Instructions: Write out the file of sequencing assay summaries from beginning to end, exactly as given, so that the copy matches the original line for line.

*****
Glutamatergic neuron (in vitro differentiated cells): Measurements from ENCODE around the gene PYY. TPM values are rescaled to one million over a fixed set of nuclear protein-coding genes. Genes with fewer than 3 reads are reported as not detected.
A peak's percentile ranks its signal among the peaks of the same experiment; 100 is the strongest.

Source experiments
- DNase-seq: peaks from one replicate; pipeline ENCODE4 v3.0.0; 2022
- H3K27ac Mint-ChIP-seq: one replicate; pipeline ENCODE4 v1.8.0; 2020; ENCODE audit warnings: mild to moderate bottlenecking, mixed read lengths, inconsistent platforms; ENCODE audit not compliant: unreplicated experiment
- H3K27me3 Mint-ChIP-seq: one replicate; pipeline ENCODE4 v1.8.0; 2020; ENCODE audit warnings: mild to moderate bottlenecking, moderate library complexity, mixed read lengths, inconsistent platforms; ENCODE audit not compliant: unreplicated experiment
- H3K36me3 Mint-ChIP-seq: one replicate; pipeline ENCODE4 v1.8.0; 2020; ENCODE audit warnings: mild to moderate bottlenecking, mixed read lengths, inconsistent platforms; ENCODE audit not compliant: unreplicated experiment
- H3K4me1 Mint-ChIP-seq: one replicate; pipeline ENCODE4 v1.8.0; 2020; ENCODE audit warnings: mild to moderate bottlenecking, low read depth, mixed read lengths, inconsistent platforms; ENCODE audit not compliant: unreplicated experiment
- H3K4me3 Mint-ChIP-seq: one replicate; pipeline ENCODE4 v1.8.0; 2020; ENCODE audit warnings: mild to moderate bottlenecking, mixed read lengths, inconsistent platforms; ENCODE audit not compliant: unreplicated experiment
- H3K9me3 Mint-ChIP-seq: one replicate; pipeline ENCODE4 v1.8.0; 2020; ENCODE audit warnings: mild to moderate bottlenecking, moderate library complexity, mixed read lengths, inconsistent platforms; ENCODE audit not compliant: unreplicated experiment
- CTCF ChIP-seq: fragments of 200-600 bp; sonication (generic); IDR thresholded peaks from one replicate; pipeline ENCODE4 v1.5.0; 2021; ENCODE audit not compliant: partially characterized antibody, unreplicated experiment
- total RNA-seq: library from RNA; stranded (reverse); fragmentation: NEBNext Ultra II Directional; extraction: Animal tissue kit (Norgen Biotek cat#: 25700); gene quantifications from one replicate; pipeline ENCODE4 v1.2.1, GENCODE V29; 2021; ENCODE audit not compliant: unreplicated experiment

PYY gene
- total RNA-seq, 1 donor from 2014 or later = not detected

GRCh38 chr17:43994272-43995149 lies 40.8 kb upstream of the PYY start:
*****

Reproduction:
Glutamatergic neuron (in vitro differentiated cells): Measurements from ENCODE around the gene PYY. TPM values are rescaled to one million over a fixed set of nuclear protein-coding genes. Genes with fewer than 3 reads are reported as not detected.
A peak's percentile ranks its signal among the peaks of the same experiment; 100 is the strongest.

Source experiments
- DNase-seq: peaks from one replicate; pipeline ENCODE4 v3.0.0; 2022
- H3K27ac Mint-ChIP-seq: one replicate; pipeline ENCODE4 v1.8.0; 2020; ENCODE audit warnings: mild to moderate bottlenecking, mixed read lengths, inconsistent platforms; ENCODE audit not compliant: unreplicated experiment
- H3K27me3 Mint-ChIP-seq: one replicate; pipeline ENCODE4 v1.8.0; 2020; ENCODE audit warnings: mild to moderate bottlenecking, moderate library complexity, mixed read lengths, inconsistent platforms; ENCODE audit not compliant: unreplicated experiment
- H3K36me3 Mint-ChIP-seq: one replicate; pipeline ENCODE4 v1.8.0; 2020; ENCODE audit warnings: mild to moderate bottlenecking, mixed read lengths, inconsistent platforms; ENCODE audit not compliant: unreplicated experiment
- H3K4me1 Mint-ChIP-seq: one replicate; pipeline ENCODE4 v1.8.0; 2020; ENCODE audit warnings: mild to moderate bottlenecking, low read depth, mixed read lengths, inconsistent platforms; ENCODE audit not compliant: unreplicated experiment
- H3K4me3 Mint-ChIP-seq: one replicate; pipeline ENCODE4 v1.8.0; 2020; ENCODE audit warnings: mild to moderate bottlenecking, mixed read lengths, inconsistent platforms; ENCODE audit not compliant: unreplicated experiment
- H3K9me3 Mint-ChIP-seq: one replicate; pipeline ENCODE4 v1.8.0; 2020; ENCODE audit warnings: mild to moderate bottlenecking, moderate library complexity, mixed read lengths, inconsistent platforms; ENCODE audit not compliant: unreplicated experiment
- CTCF ChIP-seq: fragments of 200-600 bp; sonication (generic); IDR thresholded peaks from one replicate; pipeline ENCODE4 v1.5.0; 2021; ENCODE audit not compliant: partially characterized antibody, unreplicated experiment
- total RNA-seq: library from RNA; stranded (reverse); fragmentation: NEBNext Ultra II Directional; extraction: Animal tissue kit (Norgen Biotek cat#: 25700); gene quantifications from one replicate; pipeline ENCODE4 v1.2.1, GENCODE V29; 2021; ENCODE audit not compliant: unreplicated experiment

PYY gene
- total RNA-seq, 1 donor from 2014 or later = not detected

GRCh38 chr17:43994272-43995149 lies 40.8 kb upstream of the PYY start: